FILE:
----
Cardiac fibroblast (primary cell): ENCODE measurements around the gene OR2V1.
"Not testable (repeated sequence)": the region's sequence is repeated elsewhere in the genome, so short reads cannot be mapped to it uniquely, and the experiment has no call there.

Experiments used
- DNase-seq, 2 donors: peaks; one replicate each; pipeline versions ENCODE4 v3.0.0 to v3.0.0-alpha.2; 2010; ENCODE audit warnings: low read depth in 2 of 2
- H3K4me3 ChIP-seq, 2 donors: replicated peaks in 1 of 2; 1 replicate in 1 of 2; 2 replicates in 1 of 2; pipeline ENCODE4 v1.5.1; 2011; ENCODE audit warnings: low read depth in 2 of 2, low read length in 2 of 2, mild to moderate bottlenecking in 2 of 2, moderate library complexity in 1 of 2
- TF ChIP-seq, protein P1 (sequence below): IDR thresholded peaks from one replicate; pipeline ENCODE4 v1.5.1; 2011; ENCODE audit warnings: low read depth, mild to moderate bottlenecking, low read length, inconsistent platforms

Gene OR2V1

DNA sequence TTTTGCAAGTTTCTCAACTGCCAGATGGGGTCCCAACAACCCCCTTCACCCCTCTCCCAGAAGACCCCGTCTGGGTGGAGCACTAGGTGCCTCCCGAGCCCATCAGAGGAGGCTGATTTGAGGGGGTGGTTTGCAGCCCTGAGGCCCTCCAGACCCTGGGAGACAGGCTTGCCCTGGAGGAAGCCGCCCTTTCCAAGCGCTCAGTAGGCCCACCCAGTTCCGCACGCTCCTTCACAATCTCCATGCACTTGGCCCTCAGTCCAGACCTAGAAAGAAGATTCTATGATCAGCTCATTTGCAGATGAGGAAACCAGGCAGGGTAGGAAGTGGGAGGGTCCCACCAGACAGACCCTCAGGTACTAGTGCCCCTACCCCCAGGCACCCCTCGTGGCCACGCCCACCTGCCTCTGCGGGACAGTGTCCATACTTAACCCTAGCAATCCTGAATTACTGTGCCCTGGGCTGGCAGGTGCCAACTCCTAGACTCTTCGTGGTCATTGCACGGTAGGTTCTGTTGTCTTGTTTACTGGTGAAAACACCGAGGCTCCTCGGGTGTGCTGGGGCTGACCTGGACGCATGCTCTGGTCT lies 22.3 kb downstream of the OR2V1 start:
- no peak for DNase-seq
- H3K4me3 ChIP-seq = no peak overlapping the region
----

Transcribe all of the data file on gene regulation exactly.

Cardiac fibroblast (primary cell): ENCODE measurements around the gene OR2V1.
"Not testable (repeated sequence)": the region's sequence is repeated elsewhere in the genome, so short reads cannot be mapped to it uniquely, and the experiment has no call there.

Experiments used
- DNase-seq, 2 donors: peaks; one replicate each; pipeline versions ENCODE4 v3.0.0 to v3.0.0-alpha.2; 2010; ENCODE audit warnings: low read depth in 2 of 2
- H3K4me3 ChIP-seq, 2 donors: replicated peaks in 1 of 2; 1 replicate in 1 of 2; 2 replicates in 1 of 2; pipeline ENCODE4 v1.5.1; 2011; ENCODE audit warnings: low read depth in 2 of 2, low read length in 2 of 2, mild to moderate bottlenecking in 2 of 2, moderate library complexity in 1 of 2
- TF ChIP-seq, protein P1 (sequence below): IDR thresholded peaks from one replicate; pipeline ENCODE4 v1.5.1; 2011; ENCODE audit warnings: low read depth, mild to moderate bottlenecking, low read length, inconsistent platforms

Gene OR2V1

DNA sequence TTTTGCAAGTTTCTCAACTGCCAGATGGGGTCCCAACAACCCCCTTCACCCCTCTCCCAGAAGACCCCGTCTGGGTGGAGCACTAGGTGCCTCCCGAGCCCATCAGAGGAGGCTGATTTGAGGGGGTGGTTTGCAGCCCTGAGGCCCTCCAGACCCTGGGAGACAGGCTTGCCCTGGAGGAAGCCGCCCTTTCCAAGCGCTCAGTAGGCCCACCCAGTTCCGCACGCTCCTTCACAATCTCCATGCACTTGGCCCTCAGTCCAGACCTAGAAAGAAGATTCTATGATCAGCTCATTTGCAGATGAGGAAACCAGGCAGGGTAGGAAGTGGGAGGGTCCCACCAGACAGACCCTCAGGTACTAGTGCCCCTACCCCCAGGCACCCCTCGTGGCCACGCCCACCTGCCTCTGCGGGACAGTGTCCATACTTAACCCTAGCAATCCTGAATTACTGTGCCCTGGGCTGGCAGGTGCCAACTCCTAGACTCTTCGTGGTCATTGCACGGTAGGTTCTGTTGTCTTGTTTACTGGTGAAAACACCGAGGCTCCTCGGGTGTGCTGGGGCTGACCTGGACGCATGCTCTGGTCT lies 22.3 kb downstream of the OR2V1 start:
- no peak for DNase-seq
- H3K4me3 ChIP-seq = no peak overlapping the region